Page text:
Children who attend the Hogwarts School of Witchcraft and Wizardry have a very special gift, but it’s not necessarily magic.
A study by researchers from four universities has found that children who spend time in JK Rowling’s magical world of Harry Potter have more empathy toward marginalized groups, including gay people, Pink News reports.
“We conducted three studies to test whether extended contact through reading the popular best-selling books of Harry Potter improves attitudes toward stigmatized groups (immigrants, homosexuals, refugees),” the abstract reads.
The researchers conducted their work in elementary schools, high schools and universities in Italy and the United Kingdom and found that “identification with the main character (ie, Harry Potter) and disidentification from the negative character (ie, Voldemort) moderated the effect.”
Aside from the myriad of scientifically proven benefits that come from reading, those who have read Rowling’s popular stories are probably not surprised; the series explores a number of dynamics wherein characters are oppressed or fight against oppression. For example, from the outset of The Philosopher’s Stone, the first book, Harry’s non-magical (Muggle) relatives have him closeted away (literally), trying to surpress his magical tendencies.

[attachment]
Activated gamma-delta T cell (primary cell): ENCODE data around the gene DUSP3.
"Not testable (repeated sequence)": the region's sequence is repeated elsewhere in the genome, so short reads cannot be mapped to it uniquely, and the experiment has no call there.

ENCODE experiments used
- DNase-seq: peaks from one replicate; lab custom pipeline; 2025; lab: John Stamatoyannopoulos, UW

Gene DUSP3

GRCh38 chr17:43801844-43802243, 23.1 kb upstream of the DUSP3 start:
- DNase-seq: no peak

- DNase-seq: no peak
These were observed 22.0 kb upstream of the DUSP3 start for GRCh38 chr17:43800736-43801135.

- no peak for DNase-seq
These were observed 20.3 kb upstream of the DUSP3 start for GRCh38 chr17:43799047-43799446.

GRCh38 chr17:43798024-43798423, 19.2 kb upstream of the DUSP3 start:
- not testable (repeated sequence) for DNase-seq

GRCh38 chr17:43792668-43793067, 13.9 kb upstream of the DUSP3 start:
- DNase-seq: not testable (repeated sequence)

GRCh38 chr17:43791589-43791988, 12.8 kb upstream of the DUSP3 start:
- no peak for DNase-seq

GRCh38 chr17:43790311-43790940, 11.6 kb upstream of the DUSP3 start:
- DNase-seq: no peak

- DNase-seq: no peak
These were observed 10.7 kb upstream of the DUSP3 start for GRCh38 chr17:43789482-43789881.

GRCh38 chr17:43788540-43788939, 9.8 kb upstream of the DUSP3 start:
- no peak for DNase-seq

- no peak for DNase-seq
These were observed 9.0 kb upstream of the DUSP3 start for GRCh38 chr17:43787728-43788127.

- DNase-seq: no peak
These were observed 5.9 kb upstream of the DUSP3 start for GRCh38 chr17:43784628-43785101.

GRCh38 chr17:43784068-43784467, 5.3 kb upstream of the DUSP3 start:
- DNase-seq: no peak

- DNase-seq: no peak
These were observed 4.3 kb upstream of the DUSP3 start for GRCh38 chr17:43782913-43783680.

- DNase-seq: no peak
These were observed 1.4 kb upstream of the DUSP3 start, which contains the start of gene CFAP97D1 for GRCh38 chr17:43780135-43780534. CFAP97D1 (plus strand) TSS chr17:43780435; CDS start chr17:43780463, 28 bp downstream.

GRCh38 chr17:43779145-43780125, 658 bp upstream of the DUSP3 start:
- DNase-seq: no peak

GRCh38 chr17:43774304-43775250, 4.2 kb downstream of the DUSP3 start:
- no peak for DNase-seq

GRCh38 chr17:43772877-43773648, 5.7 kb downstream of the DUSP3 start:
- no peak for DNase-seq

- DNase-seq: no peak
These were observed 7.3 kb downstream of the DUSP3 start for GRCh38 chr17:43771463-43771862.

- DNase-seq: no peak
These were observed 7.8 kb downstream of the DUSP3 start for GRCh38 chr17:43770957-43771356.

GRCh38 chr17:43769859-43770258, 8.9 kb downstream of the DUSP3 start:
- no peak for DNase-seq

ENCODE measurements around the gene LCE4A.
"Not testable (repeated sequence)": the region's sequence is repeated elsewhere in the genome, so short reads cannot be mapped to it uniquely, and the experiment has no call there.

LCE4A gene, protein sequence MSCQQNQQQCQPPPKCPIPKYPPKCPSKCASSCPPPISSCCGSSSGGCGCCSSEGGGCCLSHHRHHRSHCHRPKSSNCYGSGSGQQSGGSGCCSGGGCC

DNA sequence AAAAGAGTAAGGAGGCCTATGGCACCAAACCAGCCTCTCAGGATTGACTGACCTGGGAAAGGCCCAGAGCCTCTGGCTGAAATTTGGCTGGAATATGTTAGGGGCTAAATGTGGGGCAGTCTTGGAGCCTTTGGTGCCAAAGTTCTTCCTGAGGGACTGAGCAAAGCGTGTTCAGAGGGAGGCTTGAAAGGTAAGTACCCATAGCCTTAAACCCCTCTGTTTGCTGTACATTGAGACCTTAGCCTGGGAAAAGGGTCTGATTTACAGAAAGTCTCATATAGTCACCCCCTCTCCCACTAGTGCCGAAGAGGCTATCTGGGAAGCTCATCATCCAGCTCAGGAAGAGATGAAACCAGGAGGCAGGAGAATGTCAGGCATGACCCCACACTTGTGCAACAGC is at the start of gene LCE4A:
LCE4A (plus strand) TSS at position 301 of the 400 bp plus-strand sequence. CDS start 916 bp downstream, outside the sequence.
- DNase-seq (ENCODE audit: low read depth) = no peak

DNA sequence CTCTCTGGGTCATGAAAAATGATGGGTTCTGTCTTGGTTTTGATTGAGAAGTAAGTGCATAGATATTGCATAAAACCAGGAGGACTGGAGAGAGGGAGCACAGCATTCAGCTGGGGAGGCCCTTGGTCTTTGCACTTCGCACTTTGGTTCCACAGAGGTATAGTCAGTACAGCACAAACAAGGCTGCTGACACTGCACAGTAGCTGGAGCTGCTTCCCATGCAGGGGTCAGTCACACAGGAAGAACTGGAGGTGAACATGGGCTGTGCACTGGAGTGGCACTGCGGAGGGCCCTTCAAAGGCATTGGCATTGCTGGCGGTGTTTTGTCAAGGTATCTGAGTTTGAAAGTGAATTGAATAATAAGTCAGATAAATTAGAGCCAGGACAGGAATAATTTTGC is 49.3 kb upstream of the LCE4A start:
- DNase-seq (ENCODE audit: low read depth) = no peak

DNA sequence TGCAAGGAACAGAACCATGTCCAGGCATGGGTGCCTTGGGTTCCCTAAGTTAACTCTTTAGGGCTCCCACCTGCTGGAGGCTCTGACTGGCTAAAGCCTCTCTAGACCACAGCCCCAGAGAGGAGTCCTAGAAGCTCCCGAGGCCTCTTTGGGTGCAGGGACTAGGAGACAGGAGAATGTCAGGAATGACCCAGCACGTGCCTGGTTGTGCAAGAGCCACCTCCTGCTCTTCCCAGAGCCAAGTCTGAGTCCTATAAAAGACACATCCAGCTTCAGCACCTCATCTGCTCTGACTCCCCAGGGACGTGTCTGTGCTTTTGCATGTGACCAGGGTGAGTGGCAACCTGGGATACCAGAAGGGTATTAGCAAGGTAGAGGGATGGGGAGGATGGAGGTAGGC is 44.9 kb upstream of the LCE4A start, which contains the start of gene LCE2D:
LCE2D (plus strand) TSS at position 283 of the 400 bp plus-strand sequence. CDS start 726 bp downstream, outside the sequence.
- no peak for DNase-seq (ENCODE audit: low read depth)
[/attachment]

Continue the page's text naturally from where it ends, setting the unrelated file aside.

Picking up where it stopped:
The study, published last week in the Journal of Applied Social Psychology, is especially timely, as, in Rowling’s universe, July 31 is Harry Potter’s birthday, according to Muggles on the internet. In the world of the book series, he has just turned 33 and hasn’t yet sent his own children off to Hogwarts, hopefully to have a learning experience similar to what young readers continue to receive from the world of Hogwarts.